The Drought

If you live in New England, you are well aware that we are in the midst of one of the worst droughts in decades. Where I live in northeastern Massachusetts, we just set the record for the lowest rainfall in recorded history between June and August (under 4 inches), which has been amplified by a historically dry spring.  Since January 2015, we are 18” behind where we should be in terms of precipitation. And the long-range forecast is not promising: meteorologists are predicting a warm and dry September and the potentially beneficial rains of Tropical Storm/Hurricane Hermine never materialized.

How will this drought affect our local ecosystems? It’s hard to say. Resilience is the term ecologists use to describe how quickly ecosystems can bounce back from catastrophic events. The resilience of a particular ecosystem is generally determined by the health of the ecosystem along with its level of biodiversity.  Areas with a wide variety of healthy plant and animal populations tend to be more resilient; any one catastrophe is unlikely to provide a fatal blow as some species will inevitably survive based on their unique set of traits. For example, a hurricane might knock down all the mature oak and pine trees in a Massachusetts forest, but the sun-loving trees that have been held in check in the forest understory such as beeches, cherries, and maples will soon grow and replace the damaged forest canopy.  Such a forest would exhibit excellent resiliency.  However if a forest has a compromised understory and contains trees that have been previously damaged by disease, human interference, or drought, the forest might take much longer to recover from hurricane-inflicted damage.

Our current drought is bordering the catastrophic and will put our local ecosystems’ resilience to the test. For the most part, our native plants will survive this drought. If we were facing multiple years of drought I’d be more concerned, but our native species are genetically wired to survive these tough times. Leaves will fall earlier (and probably won’t have as robust colors), the fall flowers will be fewer, and we may see a decrease in the nut and berry crop. But the vast majority trees and plants we see around us today will survive the winter and rebound in the spring (provided the drought doesn’t persist).

There are a few exceptions. Due to our dry spring, a certain species of fungus that infects gypsy moth caterpillars did not appear. We, therefore, experienced a population boom of these caterpillars and they effectively defoliated large swaths of mature oak forest. With severely damaged leaves, these trees could not photosynthesize at their usual rate and thus these trees have been weakened. This makes them more susceptible to disease and drought and it could be that some of these trees will not survive the winter. If we do experience large diebacks of our mature trees, it may take a while for our forests to recover. Much of our forest understory has been destroyed by an overpopulation of deer and an increase of invasive species such as common and glossy buckthorn. Without our native understory trees to replace the mature oaks favored by gypsy moth caterpillars, there could be significant changes to some local forests.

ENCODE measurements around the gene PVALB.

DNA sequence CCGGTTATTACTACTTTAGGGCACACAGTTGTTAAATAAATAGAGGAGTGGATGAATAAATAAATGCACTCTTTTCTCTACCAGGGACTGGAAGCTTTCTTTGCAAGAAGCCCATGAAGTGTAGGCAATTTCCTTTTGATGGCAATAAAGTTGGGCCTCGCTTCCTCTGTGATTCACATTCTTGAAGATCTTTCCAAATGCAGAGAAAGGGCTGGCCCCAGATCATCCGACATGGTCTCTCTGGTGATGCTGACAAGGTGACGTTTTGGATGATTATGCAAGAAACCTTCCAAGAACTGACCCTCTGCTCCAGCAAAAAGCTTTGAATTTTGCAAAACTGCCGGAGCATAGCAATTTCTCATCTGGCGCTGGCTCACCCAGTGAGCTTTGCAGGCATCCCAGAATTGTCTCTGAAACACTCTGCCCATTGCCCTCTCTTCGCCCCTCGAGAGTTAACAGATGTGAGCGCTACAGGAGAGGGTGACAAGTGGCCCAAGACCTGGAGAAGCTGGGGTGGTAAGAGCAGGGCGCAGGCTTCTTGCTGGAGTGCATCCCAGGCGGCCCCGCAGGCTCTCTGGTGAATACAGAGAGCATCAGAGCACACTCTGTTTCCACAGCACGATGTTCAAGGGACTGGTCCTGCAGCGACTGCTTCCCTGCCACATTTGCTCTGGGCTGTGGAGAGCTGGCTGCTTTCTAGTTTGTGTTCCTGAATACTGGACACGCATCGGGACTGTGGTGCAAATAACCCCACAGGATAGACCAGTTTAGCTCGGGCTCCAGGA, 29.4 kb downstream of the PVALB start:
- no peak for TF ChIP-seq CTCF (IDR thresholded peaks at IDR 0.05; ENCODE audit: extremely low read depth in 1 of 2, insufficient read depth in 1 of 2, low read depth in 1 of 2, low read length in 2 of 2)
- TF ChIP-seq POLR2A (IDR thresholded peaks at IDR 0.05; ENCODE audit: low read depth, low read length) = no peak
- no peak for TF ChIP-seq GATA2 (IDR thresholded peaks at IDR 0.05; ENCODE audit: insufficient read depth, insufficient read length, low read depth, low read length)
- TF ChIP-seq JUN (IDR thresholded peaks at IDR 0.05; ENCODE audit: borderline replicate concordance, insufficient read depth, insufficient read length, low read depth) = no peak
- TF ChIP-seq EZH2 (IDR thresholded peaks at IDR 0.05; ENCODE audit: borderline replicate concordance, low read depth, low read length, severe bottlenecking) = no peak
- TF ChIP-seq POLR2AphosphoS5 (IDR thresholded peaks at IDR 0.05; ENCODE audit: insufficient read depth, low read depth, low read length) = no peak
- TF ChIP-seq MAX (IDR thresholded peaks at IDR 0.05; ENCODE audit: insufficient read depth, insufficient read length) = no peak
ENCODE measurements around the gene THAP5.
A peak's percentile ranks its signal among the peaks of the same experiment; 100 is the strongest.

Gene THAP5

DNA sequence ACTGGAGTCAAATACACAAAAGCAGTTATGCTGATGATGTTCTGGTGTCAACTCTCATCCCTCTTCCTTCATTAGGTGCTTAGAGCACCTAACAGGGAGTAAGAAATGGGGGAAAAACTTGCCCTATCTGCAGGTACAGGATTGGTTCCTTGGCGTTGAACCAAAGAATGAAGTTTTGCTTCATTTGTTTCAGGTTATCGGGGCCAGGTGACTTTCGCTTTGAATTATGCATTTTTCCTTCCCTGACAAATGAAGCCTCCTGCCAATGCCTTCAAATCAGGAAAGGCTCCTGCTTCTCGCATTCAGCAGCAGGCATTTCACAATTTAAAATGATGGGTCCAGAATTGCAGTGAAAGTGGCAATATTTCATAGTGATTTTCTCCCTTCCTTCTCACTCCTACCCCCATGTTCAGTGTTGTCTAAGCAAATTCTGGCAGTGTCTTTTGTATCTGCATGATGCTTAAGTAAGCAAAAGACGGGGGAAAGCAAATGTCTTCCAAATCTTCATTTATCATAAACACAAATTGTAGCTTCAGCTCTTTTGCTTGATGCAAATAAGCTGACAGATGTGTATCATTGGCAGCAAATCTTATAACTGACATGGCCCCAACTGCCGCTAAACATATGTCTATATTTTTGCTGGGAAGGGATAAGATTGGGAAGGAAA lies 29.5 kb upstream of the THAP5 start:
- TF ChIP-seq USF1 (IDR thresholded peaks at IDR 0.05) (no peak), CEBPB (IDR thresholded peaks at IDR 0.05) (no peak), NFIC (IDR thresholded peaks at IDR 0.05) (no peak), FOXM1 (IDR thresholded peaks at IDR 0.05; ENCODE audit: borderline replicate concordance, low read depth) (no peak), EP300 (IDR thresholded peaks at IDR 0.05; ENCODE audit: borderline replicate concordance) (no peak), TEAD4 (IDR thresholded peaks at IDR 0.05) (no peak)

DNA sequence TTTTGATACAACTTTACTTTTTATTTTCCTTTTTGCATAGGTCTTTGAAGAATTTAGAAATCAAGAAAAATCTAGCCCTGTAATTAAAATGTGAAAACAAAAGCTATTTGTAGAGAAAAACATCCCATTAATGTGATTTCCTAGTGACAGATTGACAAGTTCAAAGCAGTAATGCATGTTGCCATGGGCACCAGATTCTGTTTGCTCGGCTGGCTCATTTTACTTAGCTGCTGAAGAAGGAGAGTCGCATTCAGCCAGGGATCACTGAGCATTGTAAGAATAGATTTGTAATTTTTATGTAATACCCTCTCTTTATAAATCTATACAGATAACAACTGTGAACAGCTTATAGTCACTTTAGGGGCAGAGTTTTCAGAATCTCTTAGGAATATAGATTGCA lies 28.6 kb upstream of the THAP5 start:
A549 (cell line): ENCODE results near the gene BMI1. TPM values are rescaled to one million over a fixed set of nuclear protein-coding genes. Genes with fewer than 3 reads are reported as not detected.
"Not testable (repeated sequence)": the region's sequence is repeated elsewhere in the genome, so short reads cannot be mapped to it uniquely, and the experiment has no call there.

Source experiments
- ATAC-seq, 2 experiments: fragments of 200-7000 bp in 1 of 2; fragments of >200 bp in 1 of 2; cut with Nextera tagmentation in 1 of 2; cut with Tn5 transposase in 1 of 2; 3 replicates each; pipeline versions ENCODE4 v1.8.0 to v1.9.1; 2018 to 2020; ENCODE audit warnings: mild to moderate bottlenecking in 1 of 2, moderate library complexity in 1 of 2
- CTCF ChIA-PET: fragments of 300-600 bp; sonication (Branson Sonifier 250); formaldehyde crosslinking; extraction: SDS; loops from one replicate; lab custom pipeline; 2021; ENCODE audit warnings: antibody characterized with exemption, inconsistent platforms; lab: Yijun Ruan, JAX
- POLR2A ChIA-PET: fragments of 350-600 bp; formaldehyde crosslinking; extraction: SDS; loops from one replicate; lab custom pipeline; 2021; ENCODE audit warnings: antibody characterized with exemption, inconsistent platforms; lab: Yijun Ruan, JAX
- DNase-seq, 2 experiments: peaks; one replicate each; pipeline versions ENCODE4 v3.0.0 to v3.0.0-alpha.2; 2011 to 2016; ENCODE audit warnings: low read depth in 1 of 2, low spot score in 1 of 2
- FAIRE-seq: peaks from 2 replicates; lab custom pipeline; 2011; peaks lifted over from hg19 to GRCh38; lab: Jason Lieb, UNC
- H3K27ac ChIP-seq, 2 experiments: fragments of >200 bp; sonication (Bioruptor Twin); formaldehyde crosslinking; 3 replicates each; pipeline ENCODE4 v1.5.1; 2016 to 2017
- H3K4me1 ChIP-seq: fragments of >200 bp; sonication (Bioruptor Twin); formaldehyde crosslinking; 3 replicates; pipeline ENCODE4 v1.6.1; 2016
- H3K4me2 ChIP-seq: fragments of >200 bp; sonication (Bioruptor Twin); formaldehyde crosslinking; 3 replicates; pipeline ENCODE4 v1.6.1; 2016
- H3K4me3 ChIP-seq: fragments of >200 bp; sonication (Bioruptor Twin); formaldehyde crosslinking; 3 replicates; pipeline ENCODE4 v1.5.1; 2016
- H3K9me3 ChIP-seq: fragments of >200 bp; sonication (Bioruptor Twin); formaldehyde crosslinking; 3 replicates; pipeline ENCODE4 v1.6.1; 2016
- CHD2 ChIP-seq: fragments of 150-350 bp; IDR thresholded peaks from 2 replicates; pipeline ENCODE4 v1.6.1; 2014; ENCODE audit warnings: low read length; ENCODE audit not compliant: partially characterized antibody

For most of our terrestrial animals, hot, dry summer is no different than a tough winter: it’s difficult and certain populations will dip, but it’s not a catastrophe. Animals have to work a little harder to find water (chipmunks for example like to raid vegetable gardens for fruits with high water content like tomatoes and squashes) and typical fall foods (berries, acorns, fruit) may not be readily available.

However, for our aquatic animals, this summer will be potentially catastrophic.  Most shallow or small wetlands in our area are completely dry. Rivers and ponds are well below their normal levels and warmer than usual. This leads to decreased dissolved oxygen levels that put even more pressure on our aquatic organisms. Frogs, salamanders, and turtles which depend on these habitats to survive are forced to wander great distances and often don’t survive the journey. Vernal pools have dried more rapidly than normal stranding frog and salamander larva that were unable to mature before losing the water they need to breathe. Our native cold-water fish such as brook trout, creek chubsucker, and fallfish will also be starved of oxygen as river waters slow, dry-up, and warm. These animals, whose numbers were already low due to disappearing habitat, could soon disappear from our local waters.

Unfortunately, humans place undue burden on our local ecosystems and reduce their resilience. The eradication of large predators has led to the robust deer population that has severely damaged our forest understory. We draw our drinking water from local wetlands and watersheds exacerbating drought conditions. There are only so many stressors our ecosystems can handle before they begin to fall apart.

Luckily, we are taking steps to lessen our impact. While further coordination is needed, all towns in Massachusetts are mandated to impose water-use restrictions when water is limited. Certain dams are being removed along our rivers, which will allow water to flow swiftly, thereby increasing oxygen levels and providing habitat for our cold-water fish. And unwittingly, by creating subdivisions and maintaining yards we are providing ideal habitat for eastern coyotes that seem to have developed a taste for white-tailed deer. Slowly but surely, we are beginning to restore resilience to our local habitats.
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